Easter Sunday. While the UK was basking in freak heatwave conditions, I was back in France and dodging rain showers. Perfect conditions, then, for a Jules Vernes-esque adventure… The Lot département is blessed with a great number of grottes (natural caves) and gouffres (chasms/abbysses), the most famous being the Gouffre de Padirac. However, some 20 km away is the lesser known – but equally worthy of a visit – Grottes de Lacave, and this was where I would undertake my first bit of speleology since visiting St Michael’s Cave in Gibraltar back in 2014.
The entrance to the cave is found on the D23 (if you are coming from Rocamadour direction it’s just before you get to the commune of Lacave. The road is long and winding, so it’s tempting to believe you have missed it, but do persevere and keep following the road round the huge cliffs of the valley. You will eventually find the visitor centre with a good amount of parking and a picnic area on the banks of a narrow section of the Dordogne. The admission charge is 11€ for adults (as of 2019) and for this, you are treated to a guided tour (in French) of the underground cave system that lasts for about 90 minutes. Access to the caves is via a ride on an electric train that takes you 500 m underground, beneath the Causse de Gramat, limestone plateau of the Massif Central. (Causse is an Occitan dialect word meaning limestone plateau, from the Latin calx = lime) The explored part of the tunnel system measures some 4 km, however the tour covers a section of 1.6 km in a loop. Once you disembark the train, there is the option of a lift or an 100-step staircase down into the first chamber, La Salle du Chaos. This large area hosts events ranging from wine tasting evenings to concerts. The acoustics must be fabulous! The tour returns to this point when it is finished and you catch the train back to the surface. Until then, the tour is undertaken on foot. The walkways can be slippery, so do wear good grippy shoes, and if you are unsure of balance, a stick might be a reassuring addition to your trekking kit. Another good idea to bring is a jacket, even though the subterranean ambient remains at near enough 14⁰C, you might feel a bit chilly.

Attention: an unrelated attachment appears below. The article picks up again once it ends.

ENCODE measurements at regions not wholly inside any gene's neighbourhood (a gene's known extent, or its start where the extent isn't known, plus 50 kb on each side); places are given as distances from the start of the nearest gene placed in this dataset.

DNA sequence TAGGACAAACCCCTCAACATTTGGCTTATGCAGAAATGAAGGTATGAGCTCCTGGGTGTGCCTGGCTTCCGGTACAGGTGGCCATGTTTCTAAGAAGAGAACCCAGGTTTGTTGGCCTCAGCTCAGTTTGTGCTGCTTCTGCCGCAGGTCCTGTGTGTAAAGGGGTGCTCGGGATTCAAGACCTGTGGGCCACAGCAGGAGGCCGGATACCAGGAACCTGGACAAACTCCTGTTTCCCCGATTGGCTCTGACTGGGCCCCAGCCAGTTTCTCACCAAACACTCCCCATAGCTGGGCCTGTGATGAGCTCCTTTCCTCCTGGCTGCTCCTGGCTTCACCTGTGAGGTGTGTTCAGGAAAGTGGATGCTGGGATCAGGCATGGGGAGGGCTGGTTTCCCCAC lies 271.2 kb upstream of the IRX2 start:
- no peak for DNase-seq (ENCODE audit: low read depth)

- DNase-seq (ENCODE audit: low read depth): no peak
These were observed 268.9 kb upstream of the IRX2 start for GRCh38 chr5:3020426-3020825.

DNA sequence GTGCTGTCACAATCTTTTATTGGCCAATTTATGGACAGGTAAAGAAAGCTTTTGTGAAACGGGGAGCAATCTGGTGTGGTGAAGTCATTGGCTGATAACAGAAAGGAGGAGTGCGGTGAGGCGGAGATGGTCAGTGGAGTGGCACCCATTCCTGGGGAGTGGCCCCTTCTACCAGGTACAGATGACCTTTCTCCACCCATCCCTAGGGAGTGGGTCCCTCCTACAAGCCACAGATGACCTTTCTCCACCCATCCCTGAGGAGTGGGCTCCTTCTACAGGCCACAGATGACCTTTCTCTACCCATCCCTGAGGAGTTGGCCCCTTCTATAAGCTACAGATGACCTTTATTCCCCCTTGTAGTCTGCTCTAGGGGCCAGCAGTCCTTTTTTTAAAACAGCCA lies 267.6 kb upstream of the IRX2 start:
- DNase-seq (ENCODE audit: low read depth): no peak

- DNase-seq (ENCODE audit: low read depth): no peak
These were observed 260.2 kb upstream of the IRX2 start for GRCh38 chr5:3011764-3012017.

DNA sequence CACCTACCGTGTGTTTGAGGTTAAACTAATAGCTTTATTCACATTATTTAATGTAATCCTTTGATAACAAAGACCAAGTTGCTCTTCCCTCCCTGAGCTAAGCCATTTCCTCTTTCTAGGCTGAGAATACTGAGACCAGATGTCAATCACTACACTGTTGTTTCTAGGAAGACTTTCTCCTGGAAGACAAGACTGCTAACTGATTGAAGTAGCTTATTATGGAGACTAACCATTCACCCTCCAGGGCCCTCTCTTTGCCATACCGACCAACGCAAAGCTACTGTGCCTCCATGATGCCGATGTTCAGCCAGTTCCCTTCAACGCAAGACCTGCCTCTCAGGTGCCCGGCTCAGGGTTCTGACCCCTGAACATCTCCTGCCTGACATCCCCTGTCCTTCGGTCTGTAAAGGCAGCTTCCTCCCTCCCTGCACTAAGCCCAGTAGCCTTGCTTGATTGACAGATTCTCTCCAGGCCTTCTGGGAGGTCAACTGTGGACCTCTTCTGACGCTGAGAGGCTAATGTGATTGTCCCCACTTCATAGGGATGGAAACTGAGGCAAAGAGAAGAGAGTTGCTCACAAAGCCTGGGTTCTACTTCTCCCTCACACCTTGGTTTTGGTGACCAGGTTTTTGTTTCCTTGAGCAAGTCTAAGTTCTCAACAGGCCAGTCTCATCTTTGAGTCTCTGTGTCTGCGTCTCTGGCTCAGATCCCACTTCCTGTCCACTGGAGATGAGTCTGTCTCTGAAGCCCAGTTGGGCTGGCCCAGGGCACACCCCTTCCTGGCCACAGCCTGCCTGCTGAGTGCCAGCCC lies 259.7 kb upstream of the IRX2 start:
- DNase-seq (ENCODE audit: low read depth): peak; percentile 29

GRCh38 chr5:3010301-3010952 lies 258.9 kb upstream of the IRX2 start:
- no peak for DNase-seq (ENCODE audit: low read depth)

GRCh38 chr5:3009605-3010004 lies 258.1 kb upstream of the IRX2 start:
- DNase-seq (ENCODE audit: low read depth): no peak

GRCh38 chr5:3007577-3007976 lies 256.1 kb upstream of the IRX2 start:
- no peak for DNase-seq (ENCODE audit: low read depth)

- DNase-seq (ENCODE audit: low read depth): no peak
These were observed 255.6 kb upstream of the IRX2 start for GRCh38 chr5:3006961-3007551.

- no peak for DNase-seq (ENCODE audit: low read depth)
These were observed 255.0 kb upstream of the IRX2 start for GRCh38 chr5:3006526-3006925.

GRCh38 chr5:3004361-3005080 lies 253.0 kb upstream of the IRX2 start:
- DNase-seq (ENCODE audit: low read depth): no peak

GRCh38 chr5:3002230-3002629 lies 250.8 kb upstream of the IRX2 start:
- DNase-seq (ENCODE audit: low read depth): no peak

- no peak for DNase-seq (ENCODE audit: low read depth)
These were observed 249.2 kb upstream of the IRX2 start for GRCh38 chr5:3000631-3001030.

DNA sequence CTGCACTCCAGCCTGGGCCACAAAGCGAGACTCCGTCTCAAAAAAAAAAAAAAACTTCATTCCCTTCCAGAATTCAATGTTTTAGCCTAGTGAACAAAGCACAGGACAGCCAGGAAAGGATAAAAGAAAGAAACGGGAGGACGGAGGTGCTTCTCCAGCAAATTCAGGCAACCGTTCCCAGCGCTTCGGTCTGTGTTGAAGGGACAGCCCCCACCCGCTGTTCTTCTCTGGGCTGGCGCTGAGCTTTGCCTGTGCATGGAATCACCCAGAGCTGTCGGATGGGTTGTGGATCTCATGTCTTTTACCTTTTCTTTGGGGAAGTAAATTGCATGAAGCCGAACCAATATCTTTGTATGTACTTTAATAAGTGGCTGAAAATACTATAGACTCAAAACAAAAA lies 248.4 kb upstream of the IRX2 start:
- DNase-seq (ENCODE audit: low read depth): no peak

The structures in each of the chambers through which you pass are spellbinding works of natural art, 150 million years in the making. Beautiful lighting showcases the huge stalactites, stalagmites, columns and straws; their perfect reflections cast in silent pools will have you disbelieving your eyes that these really are underground lakes and not some kind of trickery by mirrors. The caves were formed in the middle and upper Jurassic periods and are karst caves. Karst (a word borrowed from German) caves form in soluble rock when naturally acid ground/rain water seeps through faults and cracks. They typically form in limestone such as this, dolomite or gypsum.
There are ten chambers in all, the highlights undoubtedly being the 60-metre high dome, and the mysterious, ethereal Salle des Merveilles (hall of wonders), a dark 2000 m² chamber lit by ultra-violet light (this photo doesn’t do it justice – the deposits have a natural fluorescence only visible under this light, with each stalactite seemingly tipped with a sparkle).
According to written history, the discovery of the cave system at Lacave was a complete accident. Armand Viré, a pioneer of biospeleology (he founded the first underground laboratory devoted to the study of cave flora in Paris in 1896), working in collaboration with the ‘master of caving’ of the time – E.A. Martel, had been exploring many caves all over France. In 1902, they made their first descent into the nearby Igue de Saint-Sol (Igue being another Lot dialect word for chasm). After 15 months of digging a tunnel inside the Jouclas cave in order to reach Saint-Sol, on 27th May 1905, Viré happened upon the cave of Lacave by the greatest of chance. He charted the Lacave system while continuing to search for the underground passage to Saint-Sol – also discovering some archaeological remains in the entrance dating to the Paleolithic. Only a year on, in 1906, the first ‘tourists’ started visiting the cave – the train came much later in 1961. Viré made great contributions to the field of speleology throughout his life, writing dozens of books on the subject, as well as biospeleology, dowsing, geography and travel. He died in 1951, some months after suffering a fall when a cable ruptured during the ascent of a cavern. There is information on visiting the caves on their website: Grottes de Lacave. There’s also an interesting nugget of info about French legislation on property rights… The underground cavity belongs to the landowner of the cadastral parcel underneath which it sits, but only owns the volume decreasing in size in the form of an inverted cone, the tip being the centre of the Earth! Full circle back to Jules Verne!